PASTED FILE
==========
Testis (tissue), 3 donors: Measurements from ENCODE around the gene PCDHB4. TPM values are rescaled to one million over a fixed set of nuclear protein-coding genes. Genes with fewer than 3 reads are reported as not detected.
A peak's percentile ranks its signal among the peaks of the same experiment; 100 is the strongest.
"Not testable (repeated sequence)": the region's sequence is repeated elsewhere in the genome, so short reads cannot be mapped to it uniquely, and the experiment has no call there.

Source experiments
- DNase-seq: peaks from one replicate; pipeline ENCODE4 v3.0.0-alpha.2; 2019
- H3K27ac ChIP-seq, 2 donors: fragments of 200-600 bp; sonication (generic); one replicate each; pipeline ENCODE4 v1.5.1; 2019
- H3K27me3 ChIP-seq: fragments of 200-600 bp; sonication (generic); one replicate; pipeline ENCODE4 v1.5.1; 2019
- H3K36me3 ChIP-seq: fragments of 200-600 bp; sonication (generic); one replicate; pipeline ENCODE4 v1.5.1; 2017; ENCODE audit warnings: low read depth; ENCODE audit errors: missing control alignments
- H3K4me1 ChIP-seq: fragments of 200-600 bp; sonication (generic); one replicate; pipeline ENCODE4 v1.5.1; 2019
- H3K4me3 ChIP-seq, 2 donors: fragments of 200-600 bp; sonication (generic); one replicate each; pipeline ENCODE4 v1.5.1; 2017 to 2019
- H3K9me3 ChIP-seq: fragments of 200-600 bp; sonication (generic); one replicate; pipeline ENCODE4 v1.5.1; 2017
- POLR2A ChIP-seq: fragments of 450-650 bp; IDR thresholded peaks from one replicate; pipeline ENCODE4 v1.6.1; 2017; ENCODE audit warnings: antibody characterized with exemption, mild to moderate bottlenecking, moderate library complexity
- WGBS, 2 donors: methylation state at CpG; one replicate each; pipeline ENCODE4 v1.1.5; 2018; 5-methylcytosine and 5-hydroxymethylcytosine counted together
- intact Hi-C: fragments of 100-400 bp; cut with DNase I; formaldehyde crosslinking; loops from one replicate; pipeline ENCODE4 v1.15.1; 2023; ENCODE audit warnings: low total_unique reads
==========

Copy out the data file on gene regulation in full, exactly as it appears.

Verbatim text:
Testis (tissue), 3 donors: Measurements from ENCODE around the gene PCDHB4. TPM values are rescaled to one million over a fixed set of nuclear protein-coding genes. Genes with fewer than 3 reads are reported as not detected.
A peak's percentile ranks its signal among the peaks of the same experiment; 100 is the strongest.
"Not testable (repeated sequence)": the region's sequence is repeated elsewhere in the genome, so short reads cannot be mapped to it uniquely, and the experiment has no call there.

Source experiments
- DNase-seq: peaks from one replicate; pipeline ENCODE4 v3.0.0-alpha.2; 2019
- H3K27ac ChIP-seq, 2 donors: fragments of 200-600 bp; sonication (generic); one replicate each; pipeline ENCODE4 v1.5.1; 2019
- H3K27me3 ChIP-seq: fragments of 200-600 bp; sonication (generic); one replicate; pipeline ENCODE4 v1.5.1; 2019
- H3K36me3 ChIP-seq: fragments of 200-600 bp; sonication (generic); one replicate; pipeline ENCODE4 v1.5.1; 2017; ENCODE audit warnings: low read depth; ENCODE audit errors: missing control alignments
- H3K4me1 ChIP-seq: fragments of 200-600 bp; sonication (generic); one replicate; pipeline ENCODE4 v1.5.1; 2019
- H3K4me3 ChIP-seq, 2 donors: fragments of 200-600 bp; sonication (generic); one replicate each; pipeline ENCODE4 v1.5.1; 2017 to 2019
- H3K9me3 ChIP-seq: fragments of 200-600 bp; sonication (generic); one replicate; pipeline ENCODE4 v1.5.1; 2017
- POLR2A ChIP-seq: fragments of 450-650 bp; IDR thresholded peaks from one replicate; pipeline ENCODE4 v1.6.1; 2017; ENCODE audit warnings: antibody characterized with exemption, mild to moderate bottlenecking, moderate library complexity
- WGBS, 2 donors: methylation state at CpG; one replicate each; pipeline ENCODE4 v1.1.5; 2018; 5-methylcytosine and 5-hydroxymethylcytosine counted together
- intact Hi-C: fragments of 100-400 bp; cut with DNase I; formaldehyde crosslinking; loops from one replicate; pipeline ENCODE4 v1.15.1; 2023; ENCODE audit warnings: low total_unique reads